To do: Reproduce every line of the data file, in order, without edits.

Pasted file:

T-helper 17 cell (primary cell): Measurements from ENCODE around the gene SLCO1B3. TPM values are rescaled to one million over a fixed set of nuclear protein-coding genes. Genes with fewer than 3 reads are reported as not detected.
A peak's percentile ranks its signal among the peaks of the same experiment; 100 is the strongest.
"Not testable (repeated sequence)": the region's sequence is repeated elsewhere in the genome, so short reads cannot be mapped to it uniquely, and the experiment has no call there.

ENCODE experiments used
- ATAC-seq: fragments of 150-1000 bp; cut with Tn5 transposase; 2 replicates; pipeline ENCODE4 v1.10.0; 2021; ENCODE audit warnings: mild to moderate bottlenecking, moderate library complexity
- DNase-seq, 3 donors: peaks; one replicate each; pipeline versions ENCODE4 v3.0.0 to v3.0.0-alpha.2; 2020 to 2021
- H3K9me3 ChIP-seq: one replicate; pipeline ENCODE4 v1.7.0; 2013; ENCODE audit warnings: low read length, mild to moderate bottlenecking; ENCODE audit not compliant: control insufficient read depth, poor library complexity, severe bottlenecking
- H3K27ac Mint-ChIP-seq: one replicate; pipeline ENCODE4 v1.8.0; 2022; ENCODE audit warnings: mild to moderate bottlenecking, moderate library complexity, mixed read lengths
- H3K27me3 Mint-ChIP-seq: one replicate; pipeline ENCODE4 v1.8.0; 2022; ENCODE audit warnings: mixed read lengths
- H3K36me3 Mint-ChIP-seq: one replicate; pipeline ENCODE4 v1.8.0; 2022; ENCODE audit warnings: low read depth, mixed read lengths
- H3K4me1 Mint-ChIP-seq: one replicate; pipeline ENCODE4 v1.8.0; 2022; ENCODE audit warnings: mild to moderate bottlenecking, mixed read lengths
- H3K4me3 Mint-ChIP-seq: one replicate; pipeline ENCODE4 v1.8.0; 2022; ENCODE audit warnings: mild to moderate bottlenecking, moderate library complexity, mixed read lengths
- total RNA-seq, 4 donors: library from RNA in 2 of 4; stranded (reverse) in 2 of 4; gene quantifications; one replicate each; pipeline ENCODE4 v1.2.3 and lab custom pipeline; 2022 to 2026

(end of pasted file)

T-helper 17 cell (primary cell): Measurements from ENCODE around the gene SLCO1B3. TPM values are rescaled to one million over a fixed set of nuclear protein-coding genes. Genes with fewer than 3 reads are reported as not detected.
A peak's percentile ranks its signal among the peaks of the same experiment; 100 is the strongest.
"Not testable (repeated sequence)": the region's sequence is repeated elsewhere in the genome, so short reads cannot be mapped to it uniquely, and the experiment has no call there.

ENCODE experiments used
- ATAC-seq: fragments of 150-1000 bp; cut with Tn5 transposase; 2 replicates; pipeline ENCODE4 v1.10.0; 2021; ENCODE audit warnings: mild to moderate bottlenecking, moderate library complexity
- DNase-seq, 3 donors: peaks; one replicate each; pipeline versions ENCODE4 v3.0.0 to v3.0.0-alpha.2; 2020 to 2021
- H3K9me3 ChIP-seq: one replicate; pipeline ENCODE4 v1.7.0; 2013; ENCODE audit warnings: low read length, mild to moderate bottlenecking; ENCODE audit not compliant: control insufficient read depth, poor library complexity, severe bottlenecking
- H3K27ac Mint-ChIP-seq: one replicate; pipeline ENCODE4 v1.8.0; 2022; ENCODE audit warnings: mild to moderate bottlenecking, moderate library complexity, mixed read lengths
- H3K27me3 Mint-ChIP-seq: one replicate; pipeline ENCODE4 v1.8.0; 2022; ENCODE audit warnings: mixed read lengths
- H3K36me3 Mint-ChIP-seq: one replicate; pipeline ENCODE4 v1.8.0; 2022; ENCODE audit warnings: low read depth, mixed read lengths
- H3K4me1 Mint-ChIP-seq: one replicate; pipeline ENCODE4 v1.8.0; 2022; ENCODE audit warnings: mild to moderate bottlenecking, mixed read lengths
- H3K4me3 Mint-ChIP-seq: one replicate; pipeline ENCODE4 v1.8.0; 2022; ENCODE audit warnings: mild to moderate bottlenecking, moderate library complexity, mixed read lengths
- total RNA-seq, 4 donors: library from RNA in 2 of 4; stranded (reverse) in 2 of 4; gene quantifications; one replicate each; pipeline ENCODE4 v1.2.3 and lab custom pipeline; 2022 to 2026